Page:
Waffle Street

Waffle Street is a slice of life with too much syrup and not enough sustenance.

A Wall Street-type loses his job at a financial firm – doesn’t just lose it actually, gets fired and scapegoated for the firm’s shady dealings, of which he is also guilty. Wanting to redeem himself by doing “honest work” for a while, his fancy suit and attache case get his 160316114714-waffle-street-still-01-780x439resume thrown out of places from carpet fitters to mechanics. Only a chicken and waffle restaurant will take him, where he’ll fall under the tutelage and benevolence of grill man Danny Glover, who insists on being called Waffle Daddy.


This career downgrade means he and his wife have to sell their nice cars and sprawling home just as they are expecting a baby. But driving a Honda and owning a bungalow don’t elicit a whole lot of sympathy. The financial crisis that this dude helped create had far more dire consequences for millions of people.

This “riches to rags” tale is apparently based on a true story, but the movie feels the furthest thing from authentic. Low budget, bad acting, and sub-par script are all at play. This just doesn’t ring true. The voice overs, however, are unforgivable, and inspire almost as much nausea as the disgusting clogged toilet scene that for some reason was necessary to show in gory detail.

Since this is a rich white dude’s story, he of course isn’t satisfied with being a lowly server for long. Instead, he’s punching his time card with the ambition to soon open up his own franchise. And don’t worry – if the path isn’t as straight-forward as he thinks, he’s got a rich white father and a rich white grandfather both prepared to step in with wads of cash at a moment’s notice – but only if he’ll agree to take some time off soon. Because it turns out that working as if you’re poor and your life and family depend on it is really hard. It’s just too bad the film doesn’t know enough to be self-conscious about this.


12 thoughts on “Waffle Street

  1. Sean

    I couldn’t believe this was based on a true story. Not because it’s unbelieveable, but because it’s so generic, why bother with the true story angle? If they had cobbled several stories together, or used a bit of creative licence, it probably would have been more entertaining. Instead all I was left with were whiny voiceovers from a self-entitled guy who directly contributed to the 2008 collapse, and I certainly didn’t care to see pictures of the real guy and his family at the end. Self-indulgent from start to finish.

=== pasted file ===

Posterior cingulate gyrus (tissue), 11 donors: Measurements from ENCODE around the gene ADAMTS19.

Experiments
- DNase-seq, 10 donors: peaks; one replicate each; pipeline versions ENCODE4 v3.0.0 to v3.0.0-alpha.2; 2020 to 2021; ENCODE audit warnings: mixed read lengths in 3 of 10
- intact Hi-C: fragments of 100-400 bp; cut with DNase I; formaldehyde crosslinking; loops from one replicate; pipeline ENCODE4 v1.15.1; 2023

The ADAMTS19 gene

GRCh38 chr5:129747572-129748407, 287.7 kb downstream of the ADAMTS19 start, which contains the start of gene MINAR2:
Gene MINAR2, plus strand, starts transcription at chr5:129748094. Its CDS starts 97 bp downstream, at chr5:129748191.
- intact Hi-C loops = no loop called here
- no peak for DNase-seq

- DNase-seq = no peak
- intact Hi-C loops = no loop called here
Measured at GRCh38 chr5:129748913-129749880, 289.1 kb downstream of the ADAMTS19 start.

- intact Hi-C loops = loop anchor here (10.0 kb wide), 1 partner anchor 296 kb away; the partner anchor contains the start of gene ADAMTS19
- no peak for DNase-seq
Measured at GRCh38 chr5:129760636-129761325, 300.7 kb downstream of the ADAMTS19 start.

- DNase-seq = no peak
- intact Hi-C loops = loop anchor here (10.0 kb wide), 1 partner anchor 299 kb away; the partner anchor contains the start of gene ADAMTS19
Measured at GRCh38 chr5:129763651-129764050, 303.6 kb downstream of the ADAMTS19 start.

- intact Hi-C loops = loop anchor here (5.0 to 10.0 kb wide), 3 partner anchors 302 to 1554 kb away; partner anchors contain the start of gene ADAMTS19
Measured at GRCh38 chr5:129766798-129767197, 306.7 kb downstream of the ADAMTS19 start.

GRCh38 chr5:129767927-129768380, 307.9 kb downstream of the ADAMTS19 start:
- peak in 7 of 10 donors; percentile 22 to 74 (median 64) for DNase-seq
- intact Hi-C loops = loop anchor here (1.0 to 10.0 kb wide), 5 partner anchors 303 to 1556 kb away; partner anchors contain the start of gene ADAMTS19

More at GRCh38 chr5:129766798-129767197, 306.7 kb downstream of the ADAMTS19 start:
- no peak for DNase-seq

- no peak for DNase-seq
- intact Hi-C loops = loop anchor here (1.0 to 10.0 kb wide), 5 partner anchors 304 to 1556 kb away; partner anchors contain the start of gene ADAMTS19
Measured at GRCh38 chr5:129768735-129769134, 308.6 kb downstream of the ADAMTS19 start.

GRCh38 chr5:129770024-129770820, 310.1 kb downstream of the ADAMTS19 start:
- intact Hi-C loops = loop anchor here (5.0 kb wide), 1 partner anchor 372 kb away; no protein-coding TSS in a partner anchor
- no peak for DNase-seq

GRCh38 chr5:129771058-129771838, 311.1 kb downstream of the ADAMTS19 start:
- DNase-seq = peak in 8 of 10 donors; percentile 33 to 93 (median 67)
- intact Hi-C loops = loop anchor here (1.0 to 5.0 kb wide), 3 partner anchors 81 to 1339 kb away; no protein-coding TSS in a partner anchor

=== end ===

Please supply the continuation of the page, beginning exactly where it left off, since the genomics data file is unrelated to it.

1. Jay Post author

      AT least we could be reassured that it all turned out okay for him. He didn’t lose his home or really have any consequences at all. And isn’t that nice?
      Also great: zero remorse.


  2. allendemir

    Interesting to hear the movie screws up its own message, though I guess that happens a lot with Hollywood movies when dealing with poverty. You’d think it wouldn’t be so hard when they’re written by struggling screenplay writers, but I guess out of touch producers can always be counted on to screw it up.


  3. J.

    Actually spotted this on Netflix over the weekend while browsing (I probably spend most of my time on Netflix browsing!) and thought “waffles!”

    I’ll remove from my list…


    1. Jay Post author

      I know, the browsing kills me!
      We have 2 categories here – Netflix & chill is for all movies found on Netflix. What to watch on Netflix is the stuff we actually recommend 😉


  4. Bun Karyudo

    I’m not absolutely sure, but I think this may be the movie version of a book a colleague of mine read about a year ago. Apparently the reviews were good, but my colleague hated it and said the author was utterly condescending about everyone around him. It sounds like the movie might be rather similar.



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